The early phase of hunger is where folks often get confused, and this is because its cues are very subtle and not always physical. In the early phase, we might notice that we’re thinking about food more often or starting to seek out food. This might look like thinking about lunch mid-morning, or walking into your pantry or checking your fridge without feeling any sort of tummy grumbles. The brain is noticing a need for energy and because we don’t really “hunt” for food anymore, our food-seeking behaviours are slightly different. We’re identifying where food is available and what options we can pick from.

The middle phase of hunger is where we notice more physical signs – maybe our stomach is starting to gurgle, we’re noticing that our focus is reduced or our mood is less than ideal, or we’re feeling the beginnings of a headache. This is typically where we start eating!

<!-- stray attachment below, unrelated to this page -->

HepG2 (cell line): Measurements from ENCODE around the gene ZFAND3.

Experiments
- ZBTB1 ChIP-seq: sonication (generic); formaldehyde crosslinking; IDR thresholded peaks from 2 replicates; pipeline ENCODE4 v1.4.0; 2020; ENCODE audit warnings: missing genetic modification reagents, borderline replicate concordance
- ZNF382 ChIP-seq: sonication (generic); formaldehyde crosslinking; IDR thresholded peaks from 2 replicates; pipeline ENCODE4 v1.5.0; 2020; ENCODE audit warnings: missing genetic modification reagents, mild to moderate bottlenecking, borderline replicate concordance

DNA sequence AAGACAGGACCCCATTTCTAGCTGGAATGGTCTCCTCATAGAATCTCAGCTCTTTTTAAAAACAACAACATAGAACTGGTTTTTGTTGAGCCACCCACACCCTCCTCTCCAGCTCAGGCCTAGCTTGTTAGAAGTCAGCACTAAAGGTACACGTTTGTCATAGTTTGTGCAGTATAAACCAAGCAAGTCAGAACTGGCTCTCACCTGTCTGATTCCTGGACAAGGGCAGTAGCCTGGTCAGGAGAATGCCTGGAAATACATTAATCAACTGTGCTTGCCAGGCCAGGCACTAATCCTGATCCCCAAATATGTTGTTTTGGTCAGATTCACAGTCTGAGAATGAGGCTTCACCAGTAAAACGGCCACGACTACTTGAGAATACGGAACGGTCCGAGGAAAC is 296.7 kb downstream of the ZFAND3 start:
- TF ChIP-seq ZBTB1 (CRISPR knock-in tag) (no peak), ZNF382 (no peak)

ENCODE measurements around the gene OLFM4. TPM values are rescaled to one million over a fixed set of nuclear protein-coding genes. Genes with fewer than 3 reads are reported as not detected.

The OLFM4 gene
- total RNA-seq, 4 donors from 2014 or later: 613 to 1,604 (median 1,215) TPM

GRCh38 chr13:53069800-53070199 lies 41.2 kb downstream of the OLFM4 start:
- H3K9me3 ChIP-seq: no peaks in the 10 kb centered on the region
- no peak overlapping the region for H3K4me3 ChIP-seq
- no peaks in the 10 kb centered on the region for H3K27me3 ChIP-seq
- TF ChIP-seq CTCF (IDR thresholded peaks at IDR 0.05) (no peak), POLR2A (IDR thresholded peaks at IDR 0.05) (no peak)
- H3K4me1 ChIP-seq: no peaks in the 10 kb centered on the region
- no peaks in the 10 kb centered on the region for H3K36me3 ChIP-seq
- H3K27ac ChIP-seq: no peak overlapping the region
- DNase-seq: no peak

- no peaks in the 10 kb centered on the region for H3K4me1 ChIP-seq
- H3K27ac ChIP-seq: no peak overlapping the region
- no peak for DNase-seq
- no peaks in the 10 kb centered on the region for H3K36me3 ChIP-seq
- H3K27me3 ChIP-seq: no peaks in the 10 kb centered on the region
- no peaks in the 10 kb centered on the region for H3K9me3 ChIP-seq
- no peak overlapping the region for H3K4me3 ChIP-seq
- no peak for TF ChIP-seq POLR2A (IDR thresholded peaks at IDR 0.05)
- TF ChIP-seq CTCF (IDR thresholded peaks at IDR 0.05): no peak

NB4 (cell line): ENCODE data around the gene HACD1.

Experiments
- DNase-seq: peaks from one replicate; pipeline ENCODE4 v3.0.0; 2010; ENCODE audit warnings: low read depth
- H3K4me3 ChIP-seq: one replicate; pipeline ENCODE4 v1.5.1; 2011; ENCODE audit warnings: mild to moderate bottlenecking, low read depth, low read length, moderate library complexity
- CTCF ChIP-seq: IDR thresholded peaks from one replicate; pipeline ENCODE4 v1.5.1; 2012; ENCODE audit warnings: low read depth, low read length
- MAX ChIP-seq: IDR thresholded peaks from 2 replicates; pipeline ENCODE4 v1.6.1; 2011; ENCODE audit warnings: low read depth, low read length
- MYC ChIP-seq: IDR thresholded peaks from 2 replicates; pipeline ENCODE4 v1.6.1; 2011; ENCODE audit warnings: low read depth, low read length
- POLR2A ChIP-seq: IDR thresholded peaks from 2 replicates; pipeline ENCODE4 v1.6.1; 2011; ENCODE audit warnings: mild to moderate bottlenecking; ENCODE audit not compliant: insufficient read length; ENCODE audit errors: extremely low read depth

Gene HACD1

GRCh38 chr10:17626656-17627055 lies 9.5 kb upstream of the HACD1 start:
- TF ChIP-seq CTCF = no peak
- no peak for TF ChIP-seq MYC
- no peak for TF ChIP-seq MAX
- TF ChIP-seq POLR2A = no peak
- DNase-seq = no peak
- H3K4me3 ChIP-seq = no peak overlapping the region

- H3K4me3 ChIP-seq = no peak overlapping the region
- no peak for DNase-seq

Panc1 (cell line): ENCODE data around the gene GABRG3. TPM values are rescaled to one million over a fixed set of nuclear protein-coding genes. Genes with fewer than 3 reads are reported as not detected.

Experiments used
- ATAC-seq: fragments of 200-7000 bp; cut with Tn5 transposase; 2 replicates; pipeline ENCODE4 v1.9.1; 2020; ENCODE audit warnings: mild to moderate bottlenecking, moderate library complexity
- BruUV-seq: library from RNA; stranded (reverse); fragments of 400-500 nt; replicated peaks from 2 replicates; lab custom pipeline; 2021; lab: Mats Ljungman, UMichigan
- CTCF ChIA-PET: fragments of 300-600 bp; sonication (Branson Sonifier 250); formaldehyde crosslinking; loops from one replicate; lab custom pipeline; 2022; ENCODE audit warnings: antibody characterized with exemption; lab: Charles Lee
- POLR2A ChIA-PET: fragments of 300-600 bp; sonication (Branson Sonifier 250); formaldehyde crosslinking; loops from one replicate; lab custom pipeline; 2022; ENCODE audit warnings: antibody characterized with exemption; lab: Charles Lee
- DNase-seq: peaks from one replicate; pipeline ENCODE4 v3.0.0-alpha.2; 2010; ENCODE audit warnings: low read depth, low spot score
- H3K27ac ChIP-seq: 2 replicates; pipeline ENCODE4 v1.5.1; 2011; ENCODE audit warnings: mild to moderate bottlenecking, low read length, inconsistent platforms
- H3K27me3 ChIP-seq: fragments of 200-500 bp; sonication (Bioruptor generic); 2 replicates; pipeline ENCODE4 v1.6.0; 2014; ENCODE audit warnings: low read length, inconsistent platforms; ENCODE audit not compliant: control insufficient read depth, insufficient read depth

The late phase of hunger is the extreme, where we’re feeling dizzy or ill, are outwardly cranky or angry, or feel so much abdominal pain that we need to lay down. We often don’t know what to do here – we don’t know whether we should start eating or what to eat. In some severe cases, this could be where the risk of passing out or a dangerously low blood sugar occurs. If we do start eating here, it’s typically fast and we don’t often chew well.

Now on the other end, we have fullness. In early fullness, we also don’t show many physical signs – typically we notice interest in continuing to eat drops off, we are taking longer between bites and the novelty has worn off. Our brain is getting bored!